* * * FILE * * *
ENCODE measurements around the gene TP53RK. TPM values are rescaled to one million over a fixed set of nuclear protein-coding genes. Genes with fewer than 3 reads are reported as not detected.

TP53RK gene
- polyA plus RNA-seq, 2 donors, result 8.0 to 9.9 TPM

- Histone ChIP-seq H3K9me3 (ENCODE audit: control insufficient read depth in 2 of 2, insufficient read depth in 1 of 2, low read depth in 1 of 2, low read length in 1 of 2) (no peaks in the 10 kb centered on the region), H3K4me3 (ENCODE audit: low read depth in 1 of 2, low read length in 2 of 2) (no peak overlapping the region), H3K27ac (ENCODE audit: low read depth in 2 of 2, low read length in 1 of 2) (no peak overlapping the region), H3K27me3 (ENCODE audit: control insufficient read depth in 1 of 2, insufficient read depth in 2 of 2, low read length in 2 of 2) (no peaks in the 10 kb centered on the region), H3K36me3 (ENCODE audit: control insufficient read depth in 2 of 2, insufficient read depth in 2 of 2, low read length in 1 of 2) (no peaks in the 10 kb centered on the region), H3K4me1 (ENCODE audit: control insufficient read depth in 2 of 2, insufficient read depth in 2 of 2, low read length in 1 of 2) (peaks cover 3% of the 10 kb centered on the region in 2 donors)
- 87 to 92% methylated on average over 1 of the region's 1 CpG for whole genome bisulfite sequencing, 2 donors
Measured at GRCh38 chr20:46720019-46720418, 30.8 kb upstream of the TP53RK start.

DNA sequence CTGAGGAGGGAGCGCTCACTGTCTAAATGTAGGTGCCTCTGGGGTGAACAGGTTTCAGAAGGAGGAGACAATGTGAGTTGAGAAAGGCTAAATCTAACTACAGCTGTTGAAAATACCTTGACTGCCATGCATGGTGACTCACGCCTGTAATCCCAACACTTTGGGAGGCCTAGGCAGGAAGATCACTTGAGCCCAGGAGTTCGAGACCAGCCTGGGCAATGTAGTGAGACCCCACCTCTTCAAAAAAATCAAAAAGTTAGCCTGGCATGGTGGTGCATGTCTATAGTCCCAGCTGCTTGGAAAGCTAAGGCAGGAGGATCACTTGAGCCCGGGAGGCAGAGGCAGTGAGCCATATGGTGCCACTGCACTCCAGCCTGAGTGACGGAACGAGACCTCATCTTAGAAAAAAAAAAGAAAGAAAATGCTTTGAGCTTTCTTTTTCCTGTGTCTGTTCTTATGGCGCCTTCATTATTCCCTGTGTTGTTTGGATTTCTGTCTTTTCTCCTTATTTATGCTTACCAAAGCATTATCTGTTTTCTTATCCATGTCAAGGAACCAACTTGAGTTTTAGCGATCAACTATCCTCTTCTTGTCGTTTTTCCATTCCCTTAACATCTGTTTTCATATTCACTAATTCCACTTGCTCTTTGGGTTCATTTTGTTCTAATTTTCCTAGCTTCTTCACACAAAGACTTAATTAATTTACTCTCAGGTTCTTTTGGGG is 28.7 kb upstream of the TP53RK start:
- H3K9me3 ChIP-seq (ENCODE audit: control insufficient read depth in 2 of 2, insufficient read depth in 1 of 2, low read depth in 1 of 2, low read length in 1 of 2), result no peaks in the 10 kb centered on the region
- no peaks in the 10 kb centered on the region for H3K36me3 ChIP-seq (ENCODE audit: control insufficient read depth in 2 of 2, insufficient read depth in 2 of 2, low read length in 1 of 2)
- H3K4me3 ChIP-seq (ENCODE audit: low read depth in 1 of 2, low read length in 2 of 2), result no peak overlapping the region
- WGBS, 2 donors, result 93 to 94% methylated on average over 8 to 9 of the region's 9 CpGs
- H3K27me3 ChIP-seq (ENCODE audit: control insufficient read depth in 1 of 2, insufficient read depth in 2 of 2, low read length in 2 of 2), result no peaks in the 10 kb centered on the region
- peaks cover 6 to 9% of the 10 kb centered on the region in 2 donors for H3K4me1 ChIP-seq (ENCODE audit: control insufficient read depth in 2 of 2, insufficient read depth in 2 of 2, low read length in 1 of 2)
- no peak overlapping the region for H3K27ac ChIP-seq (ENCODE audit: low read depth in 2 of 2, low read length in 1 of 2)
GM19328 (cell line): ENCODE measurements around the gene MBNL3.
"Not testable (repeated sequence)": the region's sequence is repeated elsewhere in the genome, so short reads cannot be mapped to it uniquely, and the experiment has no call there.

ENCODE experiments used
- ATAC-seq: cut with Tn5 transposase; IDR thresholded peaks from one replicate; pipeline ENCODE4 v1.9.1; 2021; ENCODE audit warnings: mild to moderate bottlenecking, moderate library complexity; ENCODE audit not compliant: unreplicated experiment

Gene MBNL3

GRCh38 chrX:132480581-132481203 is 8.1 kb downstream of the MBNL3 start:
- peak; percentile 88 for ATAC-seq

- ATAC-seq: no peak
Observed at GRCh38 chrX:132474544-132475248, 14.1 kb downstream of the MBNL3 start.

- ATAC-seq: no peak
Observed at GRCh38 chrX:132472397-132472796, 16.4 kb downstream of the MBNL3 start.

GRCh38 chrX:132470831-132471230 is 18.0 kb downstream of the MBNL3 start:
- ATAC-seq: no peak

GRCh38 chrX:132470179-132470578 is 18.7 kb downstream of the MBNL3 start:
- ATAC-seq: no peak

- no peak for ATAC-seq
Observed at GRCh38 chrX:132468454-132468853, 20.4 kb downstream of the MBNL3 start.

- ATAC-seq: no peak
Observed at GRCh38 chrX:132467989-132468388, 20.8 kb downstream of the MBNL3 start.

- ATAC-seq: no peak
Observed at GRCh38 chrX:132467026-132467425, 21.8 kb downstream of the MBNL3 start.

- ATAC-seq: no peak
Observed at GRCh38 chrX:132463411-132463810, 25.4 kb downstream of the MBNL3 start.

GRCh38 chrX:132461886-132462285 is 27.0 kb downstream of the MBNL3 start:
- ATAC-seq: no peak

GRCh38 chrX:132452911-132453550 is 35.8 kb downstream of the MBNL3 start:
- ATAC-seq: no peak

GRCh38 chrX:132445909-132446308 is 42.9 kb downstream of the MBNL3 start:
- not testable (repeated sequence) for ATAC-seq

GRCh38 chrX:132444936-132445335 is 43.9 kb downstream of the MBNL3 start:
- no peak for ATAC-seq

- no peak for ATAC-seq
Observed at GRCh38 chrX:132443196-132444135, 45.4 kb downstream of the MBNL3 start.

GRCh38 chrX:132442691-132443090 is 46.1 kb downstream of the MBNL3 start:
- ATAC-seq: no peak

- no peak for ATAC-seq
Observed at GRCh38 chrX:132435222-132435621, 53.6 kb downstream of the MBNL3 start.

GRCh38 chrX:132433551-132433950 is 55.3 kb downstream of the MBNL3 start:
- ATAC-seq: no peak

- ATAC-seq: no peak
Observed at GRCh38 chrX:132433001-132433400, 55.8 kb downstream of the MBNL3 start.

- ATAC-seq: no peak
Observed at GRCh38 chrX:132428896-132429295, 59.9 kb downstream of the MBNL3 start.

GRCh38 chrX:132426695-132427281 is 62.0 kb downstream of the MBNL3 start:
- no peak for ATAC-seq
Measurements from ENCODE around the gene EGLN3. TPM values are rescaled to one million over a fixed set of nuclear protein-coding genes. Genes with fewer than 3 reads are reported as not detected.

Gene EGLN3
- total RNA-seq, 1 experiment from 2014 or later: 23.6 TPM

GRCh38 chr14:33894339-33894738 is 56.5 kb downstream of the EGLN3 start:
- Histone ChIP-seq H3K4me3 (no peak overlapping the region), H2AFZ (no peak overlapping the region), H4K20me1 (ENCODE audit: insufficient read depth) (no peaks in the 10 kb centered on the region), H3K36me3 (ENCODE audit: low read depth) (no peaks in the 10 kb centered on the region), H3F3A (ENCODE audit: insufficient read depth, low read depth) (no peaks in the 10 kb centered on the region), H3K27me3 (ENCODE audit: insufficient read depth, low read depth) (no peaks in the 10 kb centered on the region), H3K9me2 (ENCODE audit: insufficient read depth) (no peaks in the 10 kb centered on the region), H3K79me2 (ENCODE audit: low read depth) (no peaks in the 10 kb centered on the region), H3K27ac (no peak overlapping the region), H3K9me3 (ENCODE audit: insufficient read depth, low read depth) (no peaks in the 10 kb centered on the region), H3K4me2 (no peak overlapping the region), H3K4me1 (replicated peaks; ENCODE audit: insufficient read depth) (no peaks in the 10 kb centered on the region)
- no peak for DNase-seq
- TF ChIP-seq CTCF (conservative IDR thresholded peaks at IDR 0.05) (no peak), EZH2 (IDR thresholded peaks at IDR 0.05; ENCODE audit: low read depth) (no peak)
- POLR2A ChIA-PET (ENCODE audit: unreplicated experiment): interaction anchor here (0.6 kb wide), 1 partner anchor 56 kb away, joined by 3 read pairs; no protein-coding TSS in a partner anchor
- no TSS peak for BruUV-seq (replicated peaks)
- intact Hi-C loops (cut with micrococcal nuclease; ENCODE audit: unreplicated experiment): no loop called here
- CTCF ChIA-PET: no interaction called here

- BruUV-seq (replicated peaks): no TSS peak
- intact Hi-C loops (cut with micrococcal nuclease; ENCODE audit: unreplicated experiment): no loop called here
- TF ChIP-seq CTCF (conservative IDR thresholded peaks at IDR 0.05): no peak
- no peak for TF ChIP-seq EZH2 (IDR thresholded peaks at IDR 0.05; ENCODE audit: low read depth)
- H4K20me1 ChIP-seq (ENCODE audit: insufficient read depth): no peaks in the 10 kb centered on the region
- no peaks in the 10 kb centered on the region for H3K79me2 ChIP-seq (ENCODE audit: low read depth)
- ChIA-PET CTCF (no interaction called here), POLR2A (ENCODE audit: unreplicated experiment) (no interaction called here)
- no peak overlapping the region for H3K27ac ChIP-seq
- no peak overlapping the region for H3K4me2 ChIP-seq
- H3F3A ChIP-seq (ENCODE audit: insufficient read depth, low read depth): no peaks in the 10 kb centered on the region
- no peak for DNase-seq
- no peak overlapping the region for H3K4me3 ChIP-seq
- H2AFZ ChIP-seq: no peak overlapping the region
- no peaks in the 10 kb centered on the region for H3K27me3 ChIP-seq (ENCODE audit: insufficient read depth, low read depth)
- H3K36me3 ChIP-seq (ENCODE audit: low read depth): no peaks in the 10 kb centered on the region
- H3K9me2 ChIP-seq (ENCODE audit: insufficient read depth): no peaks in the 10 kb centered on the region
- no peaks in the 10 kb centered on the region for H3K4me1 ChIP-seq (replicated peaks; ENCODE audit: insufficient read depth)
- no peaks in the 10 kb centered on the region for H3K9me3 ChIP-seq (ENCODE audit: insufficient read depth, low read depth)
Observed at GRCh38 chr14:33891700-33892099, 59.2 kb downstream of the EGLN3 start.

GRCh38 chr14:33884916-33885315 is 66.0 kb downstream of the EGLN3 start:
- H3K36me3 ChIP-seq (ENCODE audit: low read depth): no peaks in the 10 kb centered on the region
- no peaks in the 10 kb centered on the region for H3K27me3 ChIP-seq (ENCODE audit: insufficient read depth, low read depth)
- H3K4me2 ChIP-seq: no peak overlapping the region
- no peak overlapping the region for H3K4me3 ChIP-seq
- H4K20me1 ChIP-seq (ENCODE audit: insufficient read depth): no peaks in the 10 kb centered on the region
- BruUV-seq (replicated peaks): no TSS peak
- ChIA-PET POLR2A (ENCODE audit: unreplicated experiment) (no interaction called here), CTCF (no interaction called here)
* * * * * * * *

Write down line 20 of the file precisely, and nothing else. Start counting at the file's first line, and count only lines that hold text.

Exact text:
GRCh38 chrX:132480581-132481203 is 8.1 kb downstream of the MBNL3 start: